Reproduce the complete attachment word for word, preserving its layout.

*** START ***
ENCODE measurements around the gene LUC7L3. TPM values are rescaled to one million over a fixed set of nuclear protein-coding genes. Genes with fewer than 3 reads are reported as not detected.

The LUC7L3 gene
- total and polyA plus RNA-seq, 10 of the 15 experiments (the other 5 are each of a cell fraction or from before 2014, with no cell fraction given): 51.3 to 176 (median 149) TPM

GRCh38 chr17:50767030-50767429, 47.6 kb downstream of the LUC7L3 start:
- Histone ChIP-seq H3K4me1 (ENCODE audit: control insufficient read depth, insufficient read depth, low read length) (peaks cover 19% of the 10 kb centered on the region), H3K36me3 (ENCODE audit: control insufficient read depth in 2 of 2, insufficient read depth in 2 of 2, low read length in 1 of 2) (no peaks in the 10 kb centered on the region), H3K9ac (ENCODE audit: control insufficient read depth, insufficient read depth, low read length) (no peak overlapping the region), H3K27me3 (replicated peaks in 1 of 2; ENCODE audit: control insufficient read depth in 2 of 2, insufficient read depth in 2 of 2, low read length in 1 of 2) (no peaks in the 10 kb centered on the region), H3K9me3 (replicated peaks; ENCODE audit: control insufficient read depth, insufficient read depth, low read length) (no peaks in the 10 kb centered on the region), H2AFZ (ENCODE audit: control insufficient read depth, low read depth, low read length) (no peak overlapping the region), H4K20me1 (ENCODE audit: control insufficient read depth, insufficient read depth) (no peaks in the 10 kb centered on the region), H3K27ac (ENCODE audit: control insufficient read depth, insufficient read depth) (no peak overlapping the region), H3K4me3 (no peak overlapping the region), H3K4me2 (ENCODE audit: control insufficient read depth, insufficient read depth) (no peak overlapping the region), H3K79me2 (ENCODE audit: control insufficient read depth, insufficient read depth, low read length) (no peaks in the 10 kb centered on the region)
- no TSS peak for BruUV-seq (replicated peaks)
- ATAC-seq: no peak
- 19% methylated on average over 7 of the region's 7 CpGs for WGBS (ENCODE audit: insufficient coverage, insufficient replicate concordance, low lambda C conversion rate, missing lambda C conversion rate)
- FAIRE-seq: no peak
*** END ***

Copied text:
ENCODE measurements around the gene LUC7L3. TPM values are rescaled to one million over a fixed set of nuclear protein-coding genes. Genes with fewer than 3 reads are reported as not detected.

The LUC7L3 gene
- total and polyA plus RNA-seq, 10 of the 15 experiments (the other 5 are each of a cell fraction or from before 2014, with no cell fraction given): 51.3 to 176 (median 149) TPM

GRCh38 chr17:50767030-50767429, 47.6 kb downstream of the LUC7L3 start:
- Histone ChIP-seq H3K4me1 (ENCODE audit: control insufficient read depth, insufficient read depth, low read length) (peaks cover 19% of the 10 kb centered on the region), H3K36me3 (ENCODE audit: control insufficient read depth in 2 of 2, insufficient read depth in 2 of 2, low read length in 1 of 2) (no peaks in the 10 kb centered on the region), H3K9ac (ENCODE audit: control insufficient read depth, insufficient read depth, low read length) (no peak overlapping the region), H3K27me3 (replicated peaks in 1 of 2; ENCODE audit: control insufficient read depth in 2 of 2, insufficient read depth in 2 of 2, low read length in 1 of 2) (no peaks in the 10 kb centered on the region), H3K9me3 (replicated peaks; ENCODE audit: control insufficient read depth, insufficient read depth, low read length) (no peaks in the 10 kb centered on the region), H2AFZ (ENCODE audit: control insufficient read depth, low read depth, low read length) (no peak overlapping the region), H4K20me1 (ENCODE audit: control insufficient read depth, insufficient read depth) (no peaks in the 10 kb centered on the region), H3K27ac (ENCODE audit: control insufficient read depth, insufficient read depth) (no peak overlapping the region), H3K4me3 (no peak overlapping the region), H3K4me2 (ENCODE audit: control insufficient read depth, insufficient read depth) (no peak overlapping the region), H3K79me2 (ENCODE audit: control insufficient read depth, insufficient read depth, low read length) (no peaks in the 10 kb centered on the region)
- no TSS peak for BruUV-seq (replicated peaks)
- ATAC-seq: no peak
- 19% methylated on average over 7 of the region's 7 CpGs for WGBS (ENCODE audit: insufficient coverage, insufficient replicate concordance, low lambda C conversion rate, missing lambda C conversion rate)
- FAIRE-seq: no peak